But now – instead of using a ruler, a template, and a lot of time spent getting it smooth, and fitting it to the ‘T’ – I am using the comic book board method instead.

Of course, I still have the lovely Japanese fabrics set aside.

And the solids, as seen above.

But mostly I am sorting my color. It’s how my mind works. I realized long ago that I don’t always want to use a collection all together. I am digging the color matching or mis-matching, if you will between designers, collections, and even manufacturers.

Lest you think I am all finished with the comic book board re-fold empire – take note of the pile below. This is a spit in the proverbial stash.

I have already used 1,800 comic book boards at the time this post is written.

I wonder how many I will need!

I will link you to the original post where I learned of this myself as well as a few other crafters that have taken the plunge!

Smashed Peas and Carrots

The Ornament Girl

Feathered Fibers

That Girl That Quilt.

But I will be back with the details on my latest organizing fabric frenzy. I have been working with what is already folded and so I have a little insight into the ‘working’ side of the organizing equation. I mean, pretty and organized is great, but can it stay that way if you actually sew?

I will also be back on what to do with the scraps…. This picture below is a bit anal,  even for me!

And so I say ‘go forth and fold’.

Get your fabric out where you can see it, if that’s possible. I will add that my shelves are on the far back wall of the room – as far from direct sunlight as possible.

And the boards are acid-free and archival so they won’t eat my fabric. (heaven forbid!).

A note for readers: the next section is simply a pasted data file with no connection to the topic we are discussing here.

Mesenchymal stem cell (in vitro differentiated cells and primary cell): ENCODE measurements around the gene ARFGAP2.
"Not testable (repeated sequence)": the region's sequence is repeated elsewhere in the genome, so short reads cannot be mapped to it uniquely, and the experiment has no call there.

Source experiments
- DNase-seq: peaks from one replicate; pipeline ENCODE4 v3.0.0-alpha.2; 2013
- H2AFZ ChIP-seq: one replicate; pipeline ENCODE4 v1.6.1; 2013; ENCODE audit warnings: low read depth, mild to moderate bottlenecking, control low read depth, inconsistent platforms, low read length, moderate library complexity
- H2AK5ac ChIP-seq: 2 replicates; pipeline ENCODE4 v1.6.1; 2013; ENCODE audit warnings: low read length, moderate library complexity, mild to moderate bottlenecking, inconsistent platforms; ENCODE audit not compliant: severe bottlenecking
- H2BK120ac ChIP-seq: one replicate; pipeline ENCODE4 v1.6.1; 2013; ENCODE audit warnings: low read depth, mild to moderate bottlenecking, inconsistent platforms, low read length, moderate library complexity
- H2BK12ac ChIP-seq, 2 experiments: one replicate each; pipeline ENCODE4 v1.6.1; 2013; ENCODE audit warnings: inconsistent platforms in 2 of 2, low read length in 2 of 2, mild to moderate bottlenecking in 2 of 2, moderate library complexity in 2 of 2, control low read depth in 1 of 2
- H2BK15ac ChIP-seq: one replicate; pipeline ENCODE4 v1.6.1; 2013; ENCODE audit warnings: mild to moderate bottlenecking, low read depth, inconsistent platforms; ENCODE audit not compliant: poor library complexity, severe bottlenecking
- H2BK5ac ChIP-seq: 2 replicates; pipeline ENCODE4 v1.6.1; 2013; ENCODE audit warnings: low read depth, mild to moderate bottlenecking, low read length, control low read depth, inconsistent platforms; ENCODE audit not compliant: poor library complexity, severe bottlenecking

You can find comic book boards on Amazon – but I highly recommend googling your own town for comic book stores. The prices are much better!

Fabric comes in all shapes and sizes… now, where to put it?

As I begin my own organizational challenge (and I still can’t find that darn camera – seriously, where the heck is it?) I have been pondering a lot of questions. Like, ‘where should I keep the smaller stuff?’ or ‘by color, by designer, or prints vs. solids?’….

Sandi, from Piecemeal quilts has had the same questions pass through her mind, and she is here today to share some of her own answers with us.

It is plain to see that she has taken a lot of time and care to write this piece for us – so please leave her a comment and give her a little lovin’!

Hi, I’m Sandi Walton, and I blog at Piecemeal Quilts. I was excited to hear from Allison about doing a guest post on fabric organization because I (fairly) recently completed a major reorganization and can only talk about it so much on my own blog…

I have mixed feelings about the word “organization.” On the one hand, the result is satisfying, even enjoyable. Looking at neat stacks of uniformly folded fabric sorted by color creates an “ahhh…” feeling. On the other hand, the process of getting to that point can be time consuming and frustrating.

After 1

I recently needed to move the bookshelf containing my fabric stash from one wall to another. Sounds simple, but since that bookshelf is almost seven feet tall and four feet wide, it required removing every piece of fabric from the shelves. The fabric was fairly well organized before then, but in the past year or so I started folding it a different way and since I was handling every piece of fabric anyway, I took the opportunity to sort and refold it. With help from my mom and aunt, it took two full days! It also meant fine tuning how I have the fabric organized. You can see a few before and during pictures here.

I am a stash builder, and I often buy one or more yards of fabric at a time. I have a few half yards and fat quarters, plus the scraps that we all accumulate. The smaller pieces disappeared on the shelf because they were so thin, so anything smaller than half a yard came off the shelf. Anything larger than three yards is very bulky when folded, so I pulled those fabrics as well. I went to the local quilt shop and JoAnn Fabrics and asked for their discarded bolts – they were happy to get rid of them. I rolled the larger pieces of fabric onto the bolts and I keep them on an out of the way but still accessible shelf.